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People who have survived severe trauma such as events during war, torture or sexual assault can experience after-effects, a condition called posttraumatic stress disorder (PTSD). The symptoms may include anxiety, uncontrolled emotional reactions, nightmares, intrusive memories, sleep and concentration difficulties, evasion of situations that resemble the trauma, and feelings of shame or even  amnesia.

For many, the condition fades away with time but for some PTSD is a chronic condition that needs treatment, which typically involves drugs that help with anxiety and depression and/or psychotherapy.
A solution to the puzzle which came to be known as ‘Darwin’s Dilemma’ has been uncovered by scientists at the University of Oxford in a paper published in the Journal of the Geological Society

‘To the question of why we do not find rich fossiliferous deposits belonging to these…periods prior to the Cambrian system, I can give no satisfactory answer’, Charles Darwin wrote in On the Origin of Species by Means of Natural Selection, or The Preservation of Favoured Races in the Struggle for Life in 1859, summarizing what came to be known as ‘Darwin’s Dilemma’ – the lack of fossils in sediment from the Precambrian (c. 4500 – 542 Mya).
Orientation is a puzzle to neuroscience researchers and ever more puzzling to us.   If you've ever been lost, or even just in a strange place, you know the feeling of mild panic.  But once you get your bearings, that feeling goes away.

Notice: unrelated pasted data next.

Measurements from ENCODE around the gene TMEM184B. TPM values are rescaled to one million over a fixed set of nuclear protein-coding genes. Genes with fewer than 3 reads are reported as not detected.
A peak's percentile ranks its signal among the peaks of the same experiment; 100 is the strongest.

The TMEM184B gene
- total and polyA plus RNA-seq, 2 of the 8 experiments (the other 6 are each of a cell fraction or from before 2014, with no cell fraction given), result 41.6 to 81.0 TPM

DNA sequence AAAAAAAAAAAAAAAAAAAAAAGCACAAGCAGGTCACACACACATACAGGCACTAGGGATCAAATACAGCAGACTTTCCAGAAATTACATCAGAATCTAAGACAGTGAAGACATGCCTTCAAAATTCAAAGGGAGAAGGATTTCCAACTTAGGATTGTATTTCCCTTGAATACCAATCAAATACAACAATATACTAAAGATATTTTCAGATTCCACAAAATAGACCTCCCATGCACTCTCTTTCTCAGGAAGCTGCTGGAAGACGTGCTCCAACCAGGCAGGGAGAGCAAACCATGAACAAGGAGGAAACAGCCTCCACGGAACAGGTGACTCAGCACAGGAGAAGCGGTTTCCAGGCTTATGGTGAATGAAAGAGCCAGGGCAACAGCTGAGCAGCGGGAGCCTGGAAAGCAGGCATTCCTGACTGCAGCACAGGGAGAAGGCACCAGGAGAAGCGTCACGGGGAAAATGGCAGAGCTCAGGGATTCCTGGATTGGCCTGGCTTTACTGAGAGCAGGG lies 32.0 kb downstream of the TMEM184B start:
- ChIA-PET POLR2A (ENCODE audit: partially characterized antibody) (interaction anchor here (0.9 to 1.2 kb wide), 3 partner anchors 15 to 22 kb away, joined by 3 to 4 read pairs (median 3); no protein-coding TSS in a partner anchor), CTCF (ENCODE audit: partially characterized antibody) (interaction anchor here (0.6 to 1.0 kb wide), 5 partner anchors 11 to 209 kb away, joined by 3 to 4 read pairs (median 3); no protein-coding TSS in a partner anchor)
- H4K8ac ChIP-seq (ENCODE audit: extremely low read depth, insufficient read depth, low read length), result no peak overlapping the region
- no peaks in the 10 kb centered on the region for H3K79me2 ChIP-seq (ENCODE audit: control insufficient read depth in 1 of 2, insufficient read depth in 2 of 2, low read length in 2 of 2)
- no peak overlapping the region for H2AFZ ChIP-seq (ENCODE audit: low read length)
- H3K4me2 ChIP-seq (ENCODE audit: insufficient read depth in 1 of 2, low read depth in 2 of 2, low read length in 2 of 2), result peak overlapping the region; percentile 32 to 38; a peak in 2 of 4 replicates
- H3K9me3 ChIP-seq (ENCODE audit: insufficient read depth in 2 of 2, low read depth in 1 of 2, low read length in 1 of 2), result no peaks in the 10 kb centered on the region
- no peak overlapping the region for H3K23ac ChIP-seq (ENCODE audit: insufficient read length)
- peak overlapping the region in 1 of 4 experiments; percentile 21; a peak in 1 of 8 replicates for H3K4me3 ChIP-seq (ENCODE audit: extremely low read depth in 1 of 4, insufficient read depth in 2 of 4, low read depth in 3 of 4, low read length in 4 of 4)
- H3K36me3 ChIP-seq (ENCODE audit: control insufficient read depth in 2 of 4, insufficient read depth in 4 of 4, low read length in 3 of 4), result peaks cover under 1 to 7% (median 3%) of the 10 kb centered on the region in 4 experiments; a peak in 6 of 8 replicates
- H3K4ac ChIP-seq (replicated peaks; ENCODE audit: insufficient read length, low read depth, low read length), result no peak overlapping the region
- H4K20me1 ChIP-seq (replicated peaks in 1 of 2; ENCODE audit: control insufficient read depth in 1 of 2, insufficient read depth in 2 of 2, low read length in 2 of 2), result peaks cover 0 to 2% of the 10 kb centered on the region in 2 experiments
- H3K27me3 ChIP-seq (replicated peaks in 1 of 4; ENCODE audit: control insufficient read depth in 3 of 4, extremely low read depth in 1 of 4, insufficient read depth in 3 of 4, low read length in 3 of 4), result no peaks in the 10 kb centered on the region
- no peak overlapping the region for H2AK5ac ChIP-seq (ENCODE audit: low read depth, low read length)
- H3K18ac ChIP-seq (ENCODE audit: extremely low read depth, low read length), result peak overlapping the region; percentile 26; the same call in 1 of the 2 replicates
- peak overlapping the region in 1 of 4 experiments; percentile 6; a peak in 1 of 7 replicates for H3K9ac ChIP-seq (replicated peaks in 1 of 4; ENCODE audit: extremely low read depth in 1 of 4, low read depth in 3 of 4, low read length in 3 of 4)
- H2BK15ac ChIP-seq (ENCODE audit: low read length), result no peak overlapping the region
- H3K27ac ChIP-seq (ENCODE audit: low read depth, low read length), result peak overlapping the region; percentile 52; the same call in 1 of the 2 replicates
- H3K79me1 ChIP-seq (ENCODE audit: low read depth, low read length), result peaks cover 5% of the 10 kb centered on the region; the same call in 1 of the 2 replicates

Disorientation is unpleasant but our brain quickly sorts it out.  Some researcher suggests that animals and young children mainly rely on geometric cues (e.g. lengths, distances, angles) to help them get reoriented while adults can also make use of feature cues (e.g. color, texture, landmarks) in the surrounding area.

Your brain has two methods to compile detail and help you regain orientation, a built-in Global Positioning System (GPS).   But the question for psychologists is which method do we use more often?
Many of the battles to desegregate buses, water fountains and colleges were fought in public but some were virtually unknown and are just now getting attention.  

A new University of Georgia study reveals how two men traveled the Deep South, facing hostility and risking violence, to ensure that students received fair and impartial treatment when it came to standardized testing, an important barrier to getting into many universities even then.
In 1609, 400 years ago, Galileo revolutionized humankind's understanding of our position in the Universe when he used a telescope for the first time to study the heavens and sketched radical new views of the moon and also discovering the satellites orbiting Jupiter.

To celebrate the International Year of Astronomy (IYA), which marks the anniversary of Galileo's discoveries, a group of astronomers and curators from the Arcetri Observatory and the Institute and Museum of the History of Science, both in Florence, Italy, are recreating the kind of telescope and conditions that led to Galileo's world-changing observations, reports January's Physics World.
To make children happier, we may need to encourage them to develop a strong sense of 'personal worth', according to Dr. Mark Holder, Associate Professor at the University of British Columbia,  Visiting Assistant Professor Dr. Ben Coleman and graduate student Judi Wallace.   Their research says that children who feel that their lives have meaning and value and who develop deep, quality relationships – what they term measures of spirituality – are happier.

But according to their paper in the Journal of Happiness Studies, actual religious practices have little effect on that happiness.